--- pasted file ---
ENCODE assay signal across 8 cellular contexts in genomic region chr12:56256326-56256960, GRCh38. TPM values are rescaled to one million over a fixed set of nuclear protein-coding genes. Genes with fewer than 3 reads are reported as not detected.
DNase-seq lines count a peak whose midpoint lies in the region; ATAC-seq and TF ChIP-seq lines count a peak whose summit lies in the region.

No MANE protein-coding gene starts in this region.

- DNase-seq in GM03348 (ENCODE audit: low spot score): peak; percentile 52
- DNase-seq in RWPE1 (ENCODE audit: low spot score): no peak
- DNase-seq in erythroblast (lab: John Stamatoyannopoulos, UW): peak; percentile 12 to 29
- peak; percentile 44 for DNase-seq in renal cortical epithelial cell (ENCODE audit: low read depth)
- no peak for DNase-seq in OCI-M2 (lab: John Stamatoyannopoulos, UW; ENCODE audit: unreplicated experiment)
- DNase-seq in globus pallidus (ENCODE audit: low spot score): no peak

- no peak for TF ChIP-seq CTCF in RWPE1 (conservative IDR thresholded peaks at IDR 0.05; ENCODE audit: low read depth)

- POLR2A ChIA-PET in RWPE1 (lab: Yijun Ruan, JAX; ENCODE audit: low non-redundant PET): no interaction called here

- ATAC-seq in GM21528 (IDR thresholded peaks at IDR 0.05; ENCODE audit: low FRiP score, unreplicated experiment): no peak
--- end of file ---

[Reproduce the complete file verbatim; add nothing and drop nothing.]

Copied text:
ENCODE assay signal across 8 cellular contexts in genomic region chr12:56256326-56256960, GRCh38. TPM values are rescaled to one million over a fixed set of nuclear protein-coding genes. Genes with fewer than 3 reads are reported as not detected.
DNase-seq lines count a peak whose midpoint lies in the region; ATAC-seq and TF ChIP-seq lines count a peak whose summit lies in the region.

No MANE protein-coding gene starts in this region.

- DNase-seq in GM03348 (ENCODE audit: low spot score): peak; percentile 52
- DNase-seq in RWPE1 (ENCODE audit: low spot score): no peak
- DNase-seq in erythroblast (lab: John Stamatoyannopoulos, UW): peak; percentile 12 to 29
- peak; percentile 44 for DNase-seq in renal cortical epithelial cell (ENCODE audit: low read depth)
- no peak for DNase-seq in OCI-M2 (lab: John Stamatoyannopoulos, UW; ENCODE audit: unreplicated experiment)
- DNase-seq in globus pallidus (ENCODE audit: low spot score): no peak

- no peak for TF ChIP-seq CTCF in RWPE1 (conservative IDR thresholded peaks at IDR 0.05; ENCODE audit: low read depth)

- POLR2A ChIA-PET in RWPE1 (lab: Yijun Ruan, JAX; ENCODE audit: low non-redundant PET): no interaction called here

- ATAC-seq in GM21528 (IDR thresholded peaks at IDR 0.05; ENCODE audit: low FRiP score, unreplicated experiment): no peak